Nature PBS
The Elephant and the Termite
Nature PBS
My Garden of a Thousand Bees
Playing with Sharks Disney+
Puff: Wonders of the Reef Netflix
As much as I am rooting for "My Garden of a Thousand Bees" in the context of today, I don't consider it the favorite. Instead, I think that's between fellow "Nature on PBS" nominee "The Elephant and the Termite" with three total nominations and "Puff: Wonders of the Reef" on Netflix with two total nominations. I'll embed their trailers after their other nominated categories. Here, I will embed three more segments from the Nature on PBS YouTube channel, beginning with Busy Bee Builds an Intricate Fortress.

Nothing can get into this bee's self-made fortress of a shell and sticks.
This construction of grass stems takes bee architecture to new heights. The Red-Tailed Mason bee, nicknamed the Tent-Making bee, has solved the problem of other bees breaking into her nursery and it starts with a shell.
I couldn't resist a video with a snail shell in it, most likely a shell of Cepaea nemoralis, the subject of A snail story for Black Friday/Buy Nothing Day.

Next, Bee Mating Ritual Caught on Camera.

In the "bee highway," male bees search for female bees to mate with. When this male bee spots a female, he becomes transfixed and does a bit of a dance.
Not only is this good nature photography, it's interesting science, too.

I conclude the embedded videos from "My Garden of a Thousand Bees" with Monster Bee Defends his Territory and his Mate.

Don't mess with this male Wool Carder bee.
There is a new bee out in the garden, and he is a "monster." This male Wool Carder bee will mate with any female and chase away any male that comes into his territory.
Wow! That is one big aggressive bee!

Outstanding Writing: Documentary
9/11: One Day in America National Geographic
HBO Documentary Films HBO
The Forever Prisoner
Nature PBS
The Elephant and the Termite
The Rescue National Geographic
Trafficked with Mariana van Zeller National Geographic
Outlaw Motorcycle Clubs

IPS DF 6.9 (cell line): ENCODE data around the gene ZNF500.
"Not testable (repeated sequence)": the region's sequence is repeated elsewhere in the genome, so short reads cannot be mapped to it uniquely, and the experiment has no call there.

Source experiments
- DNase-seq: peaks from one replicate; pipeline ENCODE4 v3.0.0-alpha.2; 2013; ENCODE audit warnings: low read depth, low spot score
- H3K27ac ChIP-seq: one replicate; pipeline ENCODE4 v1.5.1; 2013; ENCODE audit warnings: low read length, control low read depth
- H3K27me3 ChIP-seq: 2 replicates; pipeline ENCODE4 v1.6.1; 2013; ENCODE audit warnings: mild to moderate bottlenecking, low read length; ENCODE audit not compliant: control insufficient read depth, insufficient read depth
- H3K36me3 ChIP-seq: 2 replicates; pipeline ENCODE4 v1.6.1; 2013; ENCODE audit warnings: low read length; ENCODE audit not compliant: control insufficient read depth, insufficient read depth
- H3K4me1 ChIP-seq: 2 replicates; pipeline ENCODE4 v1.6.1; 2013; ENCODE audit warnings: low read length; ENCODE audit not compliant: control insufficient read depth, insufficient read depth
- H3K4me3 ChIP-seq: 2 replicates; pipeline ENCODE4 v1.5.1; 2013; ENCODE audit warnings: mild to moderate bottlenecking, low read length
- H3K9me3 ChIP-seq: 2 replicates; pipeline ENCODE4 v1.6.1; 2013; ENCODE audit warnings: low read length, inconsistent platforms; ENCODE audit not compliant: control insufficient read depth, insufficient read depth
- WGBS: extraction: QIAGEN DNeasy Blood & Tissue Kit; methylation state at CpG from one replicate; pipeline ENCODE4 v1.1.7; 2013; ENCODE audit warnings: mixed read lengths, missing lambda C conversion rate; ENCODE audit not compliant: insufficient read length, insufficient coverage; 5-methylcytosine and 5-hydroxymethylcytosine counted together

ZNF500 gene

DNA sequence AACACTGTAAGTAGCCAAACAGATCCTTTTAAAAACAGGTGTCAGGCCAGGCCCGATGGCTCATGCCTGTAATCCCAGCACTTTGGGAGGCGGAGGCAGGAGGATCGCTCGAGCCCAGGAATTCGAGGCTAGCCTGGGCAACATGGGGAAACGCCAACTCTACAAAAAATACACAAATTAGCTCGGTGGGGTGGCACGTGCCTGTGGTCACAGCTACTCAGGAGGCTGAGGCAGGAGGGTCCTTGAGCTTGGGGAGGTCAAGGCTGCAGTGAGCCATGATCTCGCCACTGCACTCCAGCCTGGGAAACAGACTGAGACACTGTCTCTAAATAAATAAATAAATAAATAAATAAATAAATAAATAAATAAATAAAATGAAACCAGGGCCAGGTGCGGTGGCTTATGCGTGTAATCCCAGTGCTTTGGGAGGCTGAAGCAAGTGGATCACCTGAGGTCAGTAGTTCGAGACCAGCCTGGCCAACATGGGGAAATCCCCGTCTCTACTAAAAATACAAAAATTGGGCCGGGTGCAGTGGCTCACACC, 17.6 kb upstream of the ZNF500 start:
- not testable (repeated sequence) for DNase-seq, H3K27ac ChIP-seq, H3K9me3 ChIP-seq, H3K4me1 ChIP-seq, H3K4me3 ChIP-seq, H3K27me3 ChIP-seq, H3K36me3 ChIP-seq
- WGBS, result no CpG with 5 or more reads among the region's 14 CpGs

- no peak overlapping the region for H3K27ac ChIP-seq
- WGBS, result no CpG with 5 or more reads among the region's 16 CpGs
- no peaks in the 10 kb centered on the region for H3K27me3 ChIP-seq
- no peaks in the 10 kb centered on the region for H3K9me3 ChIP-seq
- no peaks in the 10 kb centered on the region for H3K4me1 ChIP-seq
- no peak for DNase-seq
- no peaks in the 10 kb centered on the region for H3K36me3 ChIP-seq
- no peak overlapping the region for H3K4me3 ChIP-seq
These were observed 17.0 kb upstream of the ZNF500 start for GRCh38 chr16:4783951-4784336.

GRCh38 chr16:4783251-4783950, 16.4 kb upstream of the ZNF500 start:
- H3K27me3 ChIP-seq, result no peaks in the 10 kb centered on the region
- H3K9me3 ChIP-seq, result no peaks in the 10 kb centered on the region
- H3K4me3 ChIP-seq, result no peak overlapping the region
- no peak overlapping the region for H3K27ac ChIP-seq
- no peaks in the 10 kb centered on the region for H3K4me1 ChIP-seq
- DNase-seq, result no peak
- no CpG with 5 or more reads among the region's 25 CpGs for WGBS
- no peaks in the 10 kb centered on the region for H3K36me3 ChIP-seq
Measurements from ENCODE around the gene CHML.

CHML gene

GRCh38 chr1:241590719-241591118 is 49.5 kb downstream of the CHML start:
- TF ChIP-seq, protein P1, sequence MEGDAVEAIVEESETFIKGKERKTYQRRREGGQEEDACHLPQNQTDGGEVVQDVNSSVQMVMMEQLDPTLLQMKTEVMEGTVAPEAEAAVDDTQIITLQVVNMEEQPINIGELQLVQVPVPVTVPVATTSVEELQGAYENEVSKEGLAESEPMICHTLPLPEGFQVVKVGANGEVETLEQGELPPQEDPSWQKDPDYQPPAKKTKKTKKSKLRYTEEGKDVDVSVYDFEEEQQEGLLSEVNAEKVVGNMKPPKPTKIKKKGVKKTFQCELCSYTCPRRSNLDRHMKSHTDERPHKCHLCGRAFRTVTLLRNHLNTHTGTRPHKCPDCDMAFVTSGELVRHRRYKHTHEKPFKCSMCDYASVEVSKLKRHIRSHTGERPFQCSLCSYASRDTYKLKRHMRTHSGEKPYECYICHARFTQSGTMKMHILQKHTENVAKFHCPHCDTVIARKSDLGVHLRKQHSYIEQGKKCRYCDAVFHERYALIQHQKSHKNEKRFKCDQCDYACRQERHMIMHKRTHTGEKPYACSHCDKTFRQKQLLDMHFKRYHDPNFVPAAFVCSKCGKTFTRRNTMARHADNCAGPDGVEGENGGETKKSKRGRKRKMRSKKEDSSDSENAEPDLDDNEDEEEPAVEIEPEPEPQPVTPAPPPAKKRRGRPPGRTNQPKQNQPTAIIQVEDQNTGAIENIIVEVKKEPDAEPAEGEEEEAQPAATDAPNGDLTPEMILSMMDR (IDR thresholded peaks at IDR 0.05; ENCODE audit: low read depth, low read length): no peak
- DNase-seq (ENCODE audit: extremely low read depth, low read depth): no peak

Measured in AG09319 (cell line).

Trafficked with Mariana van Zeller National Geographic
Romance Scams
While I think "The Elephant and the Termite" is likely the best nature documentary, I don't think it will win this category. It's competing against the two most nominated documentaries at these awards, "9/11: One Day in America" with six nominations and "The Rescue" with five, both from National Geographic. I think one of them will win this category instead, most likely "The Rescue," which is also nominated for Best Documentary. I'll have more when I cover their nominations.

Now to celebrate Nature: The Elephant And The Termite PREVIEW from Arizona Public Media.

From mighty elephants to tiny termites, meet the creatures who call the waterhole their home.
I use elephants as an example of foundation species, ones that create communities, in my classes for years. Maybe I should add termites.

Outstanding Cinematography: Documentary
Buried Showtime
Nature PBS

Pumas: Legends of the Ice Mountains
Nature PBS
The Elephant and the Termite
Puff: Wonders of the Reef Netflix
The First Wave Hulu
The Reason I Jump Netflix
Hey, look, three nominees from "Nature on PBS," including one with no other nominations, "Pumas: Legends of the Ice Mountains!" That fits what I first noticed five years ago, Nature documentary nominees are well photographed. It still holds true.

I'm showcasing both of these nominees and their photography, beginning with Puff: Wonders of the Reef | Official Trailer | Netflix.

A baby pufferfish travels through a wondrous, microworld full of fantastical creatures as he searches for a home on the Great Barrier Reef.
I don't know if it's the best shot show, but it certainly has the best photographed trailer.

Now Pumas: Legends of the Ice Mountains | Official Trailer | NATURE | PBS.

Follow the fate of a puma family in the ice mountains of Patagonian Chile. Narrated by Uma Thurman. “Pumas: Legends of the Ice Mountains“ premieres Wednesday, February 3, at 8/7c.

Travel to the ice mountains of Chile to discover the secrets of the puma, the area’s biggest and most elusive predator. Discover how this mountain lion survives and follow the dramatic fate of a puma mother and her cubs. Narrated by Uma Thurman.
That shares the same setting as "Chilean Patagonia," the episode of "Our Great National Parks" nominated for Outstanding Cinematography for a Nonfiction Program at the Creative Arts Emmy Awards. I guess that part of the world is conducive to great nature photography.

I'm done with insects and other animals, but I'm not done with awards shows. Stay tuned for the Sunday entertainment feature.